Dismiss Notice
Join Physics Forums Today!
The friendliest, high quality science and math community on the planet! Everyone who loves science is here!

Earth's Atmosphere

  1. Jun 10, 2005 #1
    I am searching for graphs to answer te following questions but I cannot find it on the internet. What is the temperature, density ,and pressure of the atmosphere as altitude changes? What is the temperature of the thermosphere at night?
  2. jcsd
  3. Jun 10, 2005 #2


    User Avatar
    Gold Member


    That sort of graph comes up quite frequently in text books I've seen. I hope it answers your questions.
    I'm not at all sure about daily variations in temperature at high altitude, but I would imagine that they would be less varied than those on the suface, being that they are not influenced by air masses, differential heating of land and sea etc. I may be wrong however.
  4. Jun 10, 2005 #3
    That's an excellent graph to help with the first question but for the second the x axis isn't big enough for the thermosphere, which gets hotter than 1500-o C in the daytime but still 500-o C at night. The density is always decreasing as you go higher unlike the confusing temps that change so therefore when you go to the thermosphere/ionosphere there's so few particles that they don't have to share much and they all get first dibs on a buffet of solar energy giving them high temps, but since there aren't many they don't transfer much heat and so you would be very cold..


    Last edited by a moderator: Apr 21, 2017
  5. Jun 21, 2005 #4
    The hole of ozone

    I would like to ask why the ozone hole is in the pole.
    Is it due to the electromagnetic field "movements" of the earth?
    Because is due to this electromegnetic field that the atmosphere protect us from the cosmic rays but this protection is rather small in the poles (is this true?).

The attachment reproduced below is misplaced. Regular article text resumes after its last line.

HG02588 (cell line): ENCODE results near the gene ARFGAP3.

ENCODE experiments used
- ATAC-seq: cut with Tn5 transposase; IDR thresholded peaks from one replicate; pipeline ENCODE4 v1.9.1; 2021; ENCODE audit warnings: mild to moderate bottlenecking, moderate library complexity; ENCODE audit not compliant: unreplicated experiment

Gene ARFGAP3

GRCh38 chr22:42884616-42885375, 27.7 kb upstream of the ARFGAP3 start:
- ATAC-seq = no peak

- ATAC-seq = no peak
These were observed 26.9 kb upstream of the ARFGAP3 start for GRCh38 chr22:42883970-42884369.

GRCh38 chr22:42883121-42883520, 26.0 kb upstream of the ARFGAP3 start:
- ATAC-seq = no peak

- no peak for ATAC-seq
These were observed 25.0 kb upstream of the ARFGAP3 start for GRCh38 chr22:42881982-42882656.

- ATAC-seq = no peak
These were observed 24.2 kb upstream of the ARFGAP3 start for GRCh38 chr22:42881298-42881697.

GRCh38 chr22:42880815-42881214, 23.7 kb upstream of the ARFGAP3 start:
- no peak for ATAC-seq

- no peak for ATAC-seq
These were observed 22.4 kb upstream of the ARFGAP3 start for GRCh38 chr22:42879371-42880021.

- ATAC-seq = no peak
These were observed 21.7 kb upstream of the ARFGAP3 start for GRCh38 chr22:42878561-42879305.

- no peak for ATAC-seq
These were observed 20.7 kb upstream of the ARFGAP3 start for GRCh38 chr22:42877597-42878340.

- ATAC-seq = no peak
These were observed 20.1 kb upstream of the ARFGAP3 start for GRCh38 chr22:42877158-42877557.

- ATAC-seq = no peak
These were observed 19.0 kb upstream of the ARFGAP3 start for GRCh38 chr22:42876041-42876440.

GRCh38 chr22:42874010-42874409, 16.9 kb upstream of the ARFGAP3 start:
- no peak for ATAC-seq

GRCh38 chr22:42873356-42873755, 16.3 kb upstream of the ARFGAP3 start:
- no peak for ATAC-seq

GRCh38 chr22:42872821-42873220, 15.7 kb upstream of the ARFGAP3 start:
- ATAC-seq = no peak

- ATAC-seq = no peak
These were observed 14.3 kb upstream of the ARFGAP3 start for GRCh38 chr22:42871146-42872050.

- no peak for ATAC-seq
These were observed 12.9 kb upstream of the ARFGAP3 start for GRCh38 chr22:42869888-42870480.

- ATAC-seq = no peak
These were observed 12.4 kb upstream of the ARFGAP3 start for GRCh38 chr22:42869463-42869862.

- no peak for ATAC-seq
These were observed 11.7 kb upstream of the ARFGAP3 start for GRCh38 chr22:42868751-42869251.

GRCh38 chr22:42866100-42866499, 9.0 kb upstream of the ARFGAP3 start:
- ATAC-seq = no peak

Thanks in advance: NSCerqueira
  6. Jun 21, 2005 #5
    ozon is produced by Ultra violet light of the sun but it's also dissociated by normal light or due to chemical reactions. This gives a balanced reaction

    Now in wintertime the pole area is dark, no direct sunlight and consequently, getting absolutely no utraviolet light, since that's all absorbed in the atmosphere or on the surface. Consequently the production of ozone stops completely. The decompostion of ozone continues, business as usual, since the chemicals are still there and some light reflected from the earth will still pass along the polar area.

    So what's happening to a mill, with no production and a lot of trade? Stock depletes in no time. That's why there are holes in the ozone layer. No production, plenty of trade.

    But it's also natural.
  7. Jun 28, 2005 #6
    Thanks for the reply. But the ozone hole only appears in the north pole isn't? But during the summer in the north hemisphere, the south pole doesn't have any sun light like in the winter in the north pole. Therefore the ozone hole should also appear in that region ?
  8. Jun 28, 2005 #7
    Logical thinking gets rewarded. :approve:

    Here is your http://www.cpc.ncep.noaa.gov/products/stratosphere/tovsto/archive/anim/970901-971018.sp.gif [Broken]
    Last edited by a moderator: May 2, 2017
  9. Jan 12, 2006 #8
    It might be possible to create ozone from rust (ferric oxide) with more advanced technology, similar to electrolysis. Ozone is important because it cools the planet.
    Last edited: Jan 12, 2006
  10. Jan 13, 2006 #9


    User Avatar

    Uhm... did I miss something? Where does the ferrous oxide come in?

    Ozone cools the planet? To what extent? How?
Share this great discussion with others via Reddit, Google+, Twitter, or Facebook